1075 quench

Not questioning you at all, but isn't 80crv2 in the 10XX class? Just curious...
Not really. It has too many alloying elements that aid in deep hardening.

I quenched an 80crv2 blade in parks 50 because it was what I had on hand. Worst blade I ever made. It won't hold an edge at all. I expect it was full of micro cracks and didn't have any edge stability.
Not questioning you at all, but isn't 80crv2 in the 10XX class? Just curious...
The Cr is chromium and the V is vanadium. Both of them can produce carbides, which can affect the quenching mechanisms. the vanadium is a grain refiner. The chromium is the one that has the biggest affect on required quench speed, though. If you look at the TTT chart, 80CrV2 is an 11 second quenching oil steel due to the alloying.
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Thanks for the info on the 80crv2. There are quite a few sources on the web likening it to 1084 and such. Glad to have friendly and knowledgeable people here to help explain these things better!
Thanks for all the great info dogs! Is there any steels that you would recommend or think would work quenching in peanut oil?
Every knife maker on every form of social media that answers the oil question always says "buy proper quench oil" does so because they regret having wasted time, effort, and money on the other stuff.

So instead of wasting the time and materials on even a couple of knives and substandard quenching, you can spend as little as a couple hundred dollars and have the right oils to quench any steel you choose, unrestrained from using what might give marginal results at best.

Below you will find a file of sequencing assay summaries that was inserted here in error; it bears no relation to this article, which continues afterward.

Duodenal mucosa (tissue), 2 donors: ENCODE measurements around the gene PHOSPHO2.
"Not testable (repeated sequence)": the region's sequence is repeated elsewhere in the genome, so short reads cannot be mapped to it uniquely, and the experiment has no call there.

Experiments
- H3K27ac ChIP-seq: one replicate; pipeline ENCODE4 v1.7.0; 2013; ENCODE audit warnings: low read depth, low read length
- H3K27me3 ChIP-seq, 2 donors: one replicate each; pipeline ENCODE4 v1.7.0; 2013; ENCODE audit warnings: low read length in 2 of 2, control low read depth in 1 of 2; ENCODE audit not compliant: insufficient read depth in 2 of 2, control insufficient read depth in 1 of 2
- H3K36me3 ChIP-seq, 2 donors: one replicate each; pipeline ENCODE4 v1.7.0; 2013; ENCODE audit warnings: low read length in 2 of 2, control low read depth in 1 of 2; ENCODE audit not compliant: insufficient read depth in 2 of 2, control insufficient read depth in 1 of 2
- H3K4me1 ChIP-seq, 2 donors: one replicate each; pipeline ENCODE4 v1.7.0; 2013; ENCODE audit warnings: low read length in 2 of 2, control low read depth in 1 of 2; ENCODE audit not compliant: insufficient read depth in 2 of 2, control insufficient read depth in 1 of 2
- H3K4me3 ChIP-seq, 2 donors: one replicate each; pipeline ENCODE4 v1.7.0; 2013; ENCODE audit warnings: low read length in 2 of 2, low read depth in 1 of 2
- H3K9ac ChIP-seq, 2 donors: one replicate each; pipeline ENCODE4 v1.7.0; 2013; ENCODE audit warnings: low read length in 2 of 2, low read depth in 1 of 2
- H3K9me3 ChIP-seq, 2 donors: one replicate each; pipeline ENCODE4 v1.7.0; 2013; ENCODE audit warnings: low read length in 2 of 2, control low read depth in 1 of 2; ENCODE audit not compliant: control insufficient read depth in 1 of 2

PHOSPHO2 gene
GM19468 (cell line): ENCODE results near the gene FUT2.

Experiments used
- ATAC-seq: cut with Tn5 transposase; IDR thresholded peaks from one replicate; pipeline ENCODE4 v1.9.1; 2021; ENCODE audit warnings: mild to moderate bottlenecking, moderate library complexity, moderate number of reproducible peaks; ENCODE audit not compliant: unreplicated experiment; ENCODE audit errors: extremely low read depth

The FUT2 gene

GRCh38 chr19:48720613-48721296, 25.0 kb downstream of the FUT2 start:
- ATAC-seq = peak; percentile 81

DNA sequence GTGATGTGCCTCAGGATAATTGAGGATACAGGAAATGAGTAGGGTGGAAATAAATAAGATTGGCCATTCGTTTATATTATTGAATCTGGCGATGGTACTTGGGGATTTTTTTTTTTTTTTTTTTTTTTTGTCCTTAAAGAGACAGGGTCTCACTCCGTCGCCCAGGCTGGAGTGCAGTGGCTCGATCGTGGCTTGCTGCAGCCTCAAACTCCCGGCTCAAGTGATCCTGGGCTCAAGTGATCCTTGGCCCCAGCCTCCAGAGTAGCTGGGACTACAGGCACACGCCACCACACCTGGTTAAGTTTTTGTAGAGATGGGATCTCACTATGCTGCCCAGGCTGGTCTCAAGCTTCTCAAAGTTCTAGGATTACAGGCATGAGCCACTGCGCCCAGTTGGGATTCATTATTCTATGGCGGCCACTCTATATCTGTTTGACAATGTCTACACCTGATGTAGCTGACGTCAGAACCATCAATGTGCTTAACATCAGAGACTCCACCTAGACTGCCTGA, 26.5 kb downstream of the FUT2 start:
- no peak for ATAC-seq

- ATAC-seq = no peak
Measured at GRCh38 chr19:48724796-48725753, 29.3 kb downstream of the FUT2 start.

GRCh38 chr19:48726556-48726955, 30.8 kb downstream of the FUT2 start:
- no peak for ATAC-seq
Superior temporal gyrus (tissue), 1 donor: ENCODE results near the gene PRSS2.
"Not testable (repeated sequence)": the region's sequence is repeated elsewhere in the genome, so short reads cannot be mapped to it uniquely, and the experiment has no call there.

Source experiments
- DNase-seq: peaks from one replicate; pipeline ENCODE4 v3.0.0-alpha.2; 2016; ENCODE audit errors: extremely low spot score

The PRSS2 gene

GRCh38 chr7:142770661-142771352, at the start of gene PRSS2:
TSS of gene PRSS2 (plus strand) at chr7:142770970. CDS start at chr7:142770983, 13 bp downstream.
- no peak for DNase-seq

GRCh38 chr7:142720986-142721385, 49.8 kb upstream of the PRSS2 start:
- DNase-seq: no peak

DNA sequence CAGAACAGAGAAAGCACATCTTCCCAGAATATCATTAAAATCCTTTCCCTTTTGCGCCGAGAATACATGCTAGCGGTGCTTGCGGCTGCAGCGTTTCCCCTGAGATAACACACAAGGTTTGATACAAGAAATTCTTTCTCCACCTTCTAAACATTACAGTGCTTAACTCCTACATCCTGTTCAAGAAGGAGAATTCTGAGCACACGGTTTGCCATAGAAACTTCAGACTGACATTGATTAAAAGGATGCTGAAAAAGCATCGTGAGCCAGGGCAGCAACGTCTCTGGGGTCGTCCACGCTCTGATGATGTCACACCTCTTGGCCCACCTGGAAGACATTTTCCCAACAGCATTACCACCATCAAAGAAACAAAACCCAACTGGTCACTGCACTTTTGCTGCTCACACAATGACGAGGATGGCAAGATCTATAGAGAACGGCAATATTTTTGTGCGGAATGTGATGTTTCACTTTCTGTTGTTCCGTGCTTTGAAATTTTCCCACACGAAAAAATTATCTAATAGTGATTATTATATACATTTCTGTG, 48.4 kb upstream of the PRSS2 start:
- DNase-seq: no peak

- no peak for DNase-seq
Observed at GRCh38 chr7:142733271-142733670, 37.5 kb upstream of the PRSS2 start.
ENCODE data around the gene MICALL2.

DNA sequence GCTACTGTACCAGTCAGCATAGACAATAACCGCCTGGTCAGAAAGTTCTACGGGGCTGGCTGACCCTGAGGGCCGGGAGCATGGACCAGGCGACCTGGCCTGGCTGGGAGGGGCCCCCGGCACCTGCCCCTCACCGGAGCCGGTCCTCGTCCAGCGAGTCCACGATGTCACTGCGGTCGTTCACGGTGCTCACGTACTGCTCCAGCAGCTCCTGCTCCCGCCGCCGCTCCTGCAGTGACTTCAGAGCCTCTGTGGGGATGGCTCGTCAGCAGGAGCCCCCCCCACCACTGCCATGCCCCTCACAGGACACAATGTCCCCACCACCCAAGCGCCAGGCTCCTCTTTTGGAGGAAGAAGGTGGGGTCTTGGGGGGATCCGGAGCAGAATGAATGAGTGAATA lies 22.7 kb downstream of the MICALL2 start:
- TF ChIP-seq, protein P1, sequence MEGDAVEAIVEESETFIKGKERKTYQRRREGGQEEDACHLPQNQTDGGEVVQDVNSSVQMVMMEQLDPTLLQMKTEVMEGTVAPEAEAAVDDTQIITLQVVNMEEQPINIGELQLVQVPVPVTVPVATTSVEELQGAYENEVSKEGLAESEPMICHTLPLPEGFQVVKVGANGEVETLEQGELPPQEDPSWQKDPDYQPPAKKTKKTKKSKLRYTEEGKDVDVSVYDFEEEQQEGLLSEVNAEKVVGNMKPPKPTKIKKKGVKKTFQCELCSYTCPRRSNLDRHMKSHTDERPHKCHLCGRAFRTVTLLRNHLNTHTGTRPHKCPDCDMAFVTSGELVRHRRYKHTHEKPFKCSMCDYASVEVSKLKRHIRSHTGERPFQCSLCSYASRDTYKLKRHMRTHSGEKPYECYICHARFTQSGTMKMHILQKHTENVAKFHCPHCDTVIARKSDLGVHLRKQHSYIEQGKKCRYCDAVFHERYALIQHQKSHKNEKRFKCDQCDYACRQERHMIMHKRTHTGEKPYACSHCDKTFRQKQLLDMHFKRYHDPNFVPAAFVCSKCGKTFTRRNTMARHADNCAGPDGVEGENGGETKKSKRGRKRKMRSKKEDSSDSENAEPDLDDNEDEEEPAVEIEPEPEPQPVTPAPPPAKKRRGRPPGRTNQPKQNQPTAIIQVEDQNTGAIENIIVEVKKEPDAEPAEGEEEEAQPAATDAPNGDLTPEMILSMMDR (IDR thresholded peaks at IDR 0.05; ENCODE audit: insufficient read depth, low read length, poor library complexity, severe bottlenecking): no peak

Buying oil is the cheaper option. I know it doesn't seem that way. I used deep fryer oil myself. I was wrong.
So, I bit the bullet and ordered some parks 50. Does this oil need to be heated to a certain temperature to quench blades?
And you may not even NEED AAA for O1 or 5160. AAA is kind of a "medium fast" oil. Quicker than Rotella, Texaco, etc. I think it is like 11-13 second oil depending on where you heat it to. P#50 is a 7 second oil. AAA is similar to the Brownell tough quench which, IIRC, is a repackaged Houghton oil (K or Q, can't remember which) or the McMaster Carr stuff.
Only if it is cold outside. The operating range of Parks 50 is 50 F to 120 F. Parks AAA needs to be heated. The data sheets are posted on the forum here. I recommend downloading and reviewing them.
Like Casey said, only in the winter. LOL They keep dropping the low temp on that stuff. It used to be 90, then 70, now 50. AAA and others like it work best at like 120-130. They are 11 second oils at that temp. At the high and low temps of their effective range which is typically like 100 and 180, they are slower, like 13 seconds. One great thing about #50 is that it is at room temp and not giving off any vapor from being heated, so much less likely for the surface of your quench tank to burst into flames. :eek: